There are two universal problems in the live events market where IMAG (image magnification) is used to supplement the live action onstage.
The first is the seemingly inevitable lip-sync delay caused by system latencies between the lenses of the cameras and the final output on the projection screens. This is especially true of smaller systems depending on a switcher/scalar/synchronizer device to connect together all the video components.
The second is the long-term reliability, and short-term dependency, of the converters used between various computers’ outputs and the SDI/HD-SDI video world.
In Figure 1, the signal flow between the camera and the projection lens is delayed by a number of processing steps. This is clearly no fault of the equipment itself, but is an unfortunate side effect—of depending on the capabilities of some devices to make up for deficiencies in others. The main causes—and their potential effects— are shown in red text.
Most consumer cameras are almost certainly “free-running,” meaning that they generate a video signal using their own internal sync generation. Over time, such a camera will be almost a frame “early” compared to what is being processed by the video switcher.
The switcher adds just enough delay to this early signal so that it appears to be in time with the switcher’s own matrix, but there are additional processes downstream which can sometimes add up to six frames of latency.
The system needs some upgrades and re-engineering so that the dependencies on “self-synchronizing” or “scaling” features can
be eliminated, which would remove most of the causes of system latency (see Figure 2).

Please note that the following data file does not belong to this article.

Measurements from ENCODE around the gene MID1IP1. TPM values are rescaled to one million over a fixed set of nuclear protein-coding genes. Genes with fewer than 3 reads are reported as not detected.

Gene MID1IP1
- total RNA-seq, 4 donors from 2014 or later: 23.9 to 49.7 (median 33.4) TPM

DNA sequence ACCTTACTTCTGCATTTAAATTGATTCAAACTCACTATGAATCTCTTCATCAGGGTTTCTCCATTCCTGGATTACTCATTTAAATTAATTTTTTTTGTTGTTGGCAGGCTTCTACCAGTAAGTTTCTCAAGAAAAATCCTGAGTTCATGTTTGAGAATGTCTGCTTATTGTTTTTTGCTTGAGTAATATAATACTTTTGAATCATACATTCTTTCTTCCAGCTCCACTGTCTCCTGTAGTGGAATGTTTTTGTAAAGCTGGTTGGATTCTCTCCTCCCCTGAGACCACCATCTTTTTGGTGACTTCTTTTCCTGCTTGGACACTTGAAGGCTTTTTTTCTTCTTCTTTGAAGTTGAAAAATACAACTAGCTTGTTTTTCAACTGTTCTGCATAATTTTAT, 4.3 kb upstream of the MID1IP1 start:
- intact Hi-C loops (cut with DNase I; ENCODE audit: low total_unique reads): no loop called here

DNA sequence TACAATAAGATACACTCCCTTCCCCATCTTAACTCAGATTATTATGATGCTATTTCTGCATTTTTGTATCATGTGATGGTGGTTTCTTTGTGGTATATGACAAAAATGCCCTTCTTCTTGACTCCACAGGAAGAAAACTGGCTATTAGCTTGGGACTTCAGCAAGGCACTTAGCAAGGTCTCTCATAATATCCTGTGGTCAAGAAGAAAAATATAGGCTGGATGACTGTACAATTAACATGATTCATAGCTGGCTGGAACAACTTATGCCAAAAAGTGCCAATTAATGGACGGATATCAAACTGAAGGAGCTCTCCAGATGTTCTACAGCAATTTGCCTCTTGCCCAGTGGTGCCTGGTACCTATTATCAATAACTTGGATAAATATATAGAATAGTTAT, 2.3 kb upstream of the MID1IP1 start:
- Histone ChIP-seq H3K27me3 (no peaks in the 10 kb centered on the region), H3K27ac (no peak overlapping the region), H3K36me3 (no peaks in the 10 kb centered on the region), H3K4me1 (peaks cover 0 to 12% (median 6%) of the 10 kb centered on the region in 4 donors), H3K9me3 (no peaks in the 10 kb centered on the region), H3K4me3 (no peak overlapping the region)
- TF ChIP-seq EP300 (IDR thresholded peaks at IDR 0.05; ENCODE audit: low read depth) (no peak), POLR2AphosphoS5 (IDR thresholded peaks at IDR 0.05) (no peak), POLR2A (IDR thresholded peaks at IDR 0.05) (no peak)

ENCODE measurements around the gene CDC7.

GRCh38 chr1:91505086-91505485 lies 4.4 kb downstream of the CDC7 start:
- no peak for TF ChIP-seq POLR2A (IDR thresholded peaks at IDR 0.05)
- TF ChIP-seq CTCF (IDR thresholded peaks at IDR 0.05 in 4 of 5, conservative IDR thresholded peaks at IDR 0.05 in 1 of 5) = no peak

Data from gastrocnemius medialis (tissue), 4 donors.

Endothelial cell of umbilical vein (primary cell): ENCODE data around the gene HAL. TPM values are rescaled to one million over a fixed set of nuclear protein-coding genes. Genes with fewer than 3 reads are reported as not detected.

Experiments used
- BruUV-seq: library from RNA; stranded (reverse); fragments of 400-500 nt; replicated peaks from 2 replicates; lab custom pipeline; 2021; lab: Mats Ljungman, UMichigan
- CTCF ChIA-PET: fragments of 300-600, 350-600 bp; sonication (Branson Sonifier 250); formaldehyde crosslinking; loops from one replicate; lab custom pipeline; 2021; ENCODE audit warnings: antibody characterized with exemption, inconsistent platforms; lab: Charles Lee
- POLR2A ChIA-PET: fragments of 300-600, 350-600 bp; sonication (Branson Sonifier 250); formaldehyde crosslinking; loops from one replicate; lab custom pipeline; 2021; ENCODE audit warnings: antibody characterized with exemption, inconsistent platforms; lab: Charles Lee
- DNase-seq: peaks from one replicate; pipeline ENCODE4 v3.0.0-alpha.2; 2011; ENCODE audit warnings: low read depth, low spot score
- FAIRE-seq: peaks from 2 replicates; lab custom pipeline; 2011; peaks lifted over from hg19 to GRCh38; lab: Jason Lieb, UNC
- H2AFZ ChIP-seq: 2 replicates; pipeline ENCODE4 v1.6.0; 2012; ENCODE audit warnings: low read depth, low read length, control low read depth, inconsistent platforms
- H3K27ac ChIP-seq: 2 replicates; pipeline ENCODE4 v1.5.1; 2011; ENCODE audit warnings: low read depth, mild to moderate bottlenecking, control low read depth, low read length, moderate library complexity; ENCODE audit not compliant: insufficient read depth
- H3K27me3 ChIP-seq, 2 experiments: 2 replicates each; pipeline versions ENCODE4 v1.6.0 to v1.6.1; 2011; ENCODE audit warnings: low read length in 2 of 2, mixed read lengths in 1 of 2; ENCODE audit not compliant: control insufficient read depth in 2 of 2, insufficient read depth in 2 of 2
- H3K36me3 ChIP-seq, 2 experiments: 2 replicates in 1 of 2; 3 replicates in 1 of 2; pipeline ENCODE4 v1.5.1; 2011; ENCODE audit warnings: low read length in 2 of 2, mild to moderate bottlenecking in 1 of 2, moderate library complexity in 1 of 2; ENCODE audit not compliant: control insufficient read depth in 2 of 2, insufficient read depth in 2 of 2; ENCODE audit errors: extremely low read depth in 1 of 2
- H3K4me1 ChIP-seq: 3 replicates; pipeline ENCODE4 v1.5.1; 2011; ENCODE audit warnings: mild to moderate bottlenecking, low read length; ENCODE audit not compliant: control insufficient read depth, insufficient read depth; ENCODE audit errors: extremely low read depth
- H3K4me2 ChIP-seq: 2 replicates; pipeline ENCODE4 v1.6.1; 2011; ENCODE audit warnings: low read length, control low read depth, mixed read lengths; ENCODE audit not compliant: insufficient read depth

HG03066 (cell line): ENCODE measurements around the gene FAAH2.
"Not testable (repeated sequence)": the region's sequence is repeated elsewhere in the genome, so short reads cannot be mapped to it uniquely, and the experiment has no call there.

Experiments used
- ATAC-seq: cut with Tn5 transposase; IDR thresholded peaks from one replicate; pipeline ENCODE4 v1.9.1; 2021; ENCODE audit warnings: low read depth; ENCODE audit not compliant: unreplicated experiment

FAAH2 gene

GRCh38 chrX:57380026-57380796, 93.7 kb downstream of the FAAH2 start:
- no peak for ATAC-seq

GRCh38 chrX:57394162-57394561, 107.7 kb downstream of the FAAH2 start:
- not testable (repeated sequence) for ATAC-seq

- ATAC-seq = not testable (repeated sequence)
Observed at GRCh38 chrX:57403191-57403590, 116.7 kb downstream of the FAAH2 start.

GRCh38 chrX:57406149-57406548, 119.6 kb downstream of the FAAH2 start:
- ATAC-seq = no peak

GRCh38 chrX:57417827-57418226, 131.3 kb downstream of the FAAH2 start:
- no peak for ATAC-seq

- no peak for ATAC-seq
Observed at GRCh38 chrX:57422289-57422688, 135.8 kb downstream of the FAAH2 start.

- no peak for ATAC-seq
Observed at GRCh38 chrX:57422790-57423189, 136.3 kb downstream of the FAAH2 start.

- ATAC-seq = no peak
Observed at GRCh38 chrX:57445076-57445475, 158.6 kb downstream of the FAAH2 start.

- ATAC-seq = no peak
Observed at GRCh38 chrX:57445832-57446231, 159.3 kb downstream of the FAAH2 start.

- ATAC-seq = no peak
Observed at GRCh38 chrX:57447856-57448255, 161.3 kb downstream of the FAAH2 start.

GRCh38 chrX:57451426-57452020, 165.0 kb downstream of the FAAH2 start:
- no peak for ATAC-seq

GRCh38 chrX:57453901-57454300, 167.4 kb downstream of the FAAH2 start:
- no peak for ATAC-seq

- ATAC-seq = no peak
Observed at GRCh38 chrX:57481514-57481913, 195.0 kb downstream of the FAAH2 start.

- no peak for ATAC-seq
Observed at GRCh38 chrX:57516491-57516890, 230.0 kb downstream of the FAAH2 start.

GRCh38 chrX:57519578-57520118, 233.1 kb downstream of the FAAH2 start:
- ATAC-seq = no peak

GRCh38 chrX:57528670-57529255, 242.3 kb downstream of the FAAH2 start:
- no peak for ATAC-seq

Upgrading the cameras to accept a genlock (reference) signal is the first job. By installing a Grass Valley ADVC G4, the cameras and the production switcher will be operating on the same reference signal, which eliminates the need to frame-synchronize the cameras. As to the output, installing a projector that does not have to “scale” the image in any way (including digital keystone/size/position functions), and depends mostly on optical (in-the-lens) correction, reduces yet another contributing factor to the latency issue.
Deploying the ADVC G1 as a “synchronizing converter” provides a rock-solid interface between the computer and the SDI/HD-SDI/3G production world. It properly buffers and synchronizes the computer’s DVI/HDMI output to feed the production switcher, resulting in a system which minimizes latency to the smallest possible amount.
Figure 1 – System Design Contributing to Projection Feed “Lip-Sync” Errors.
Figure 2 – Professional System Design - Minimizing Projection “Lip-Sync” Errors
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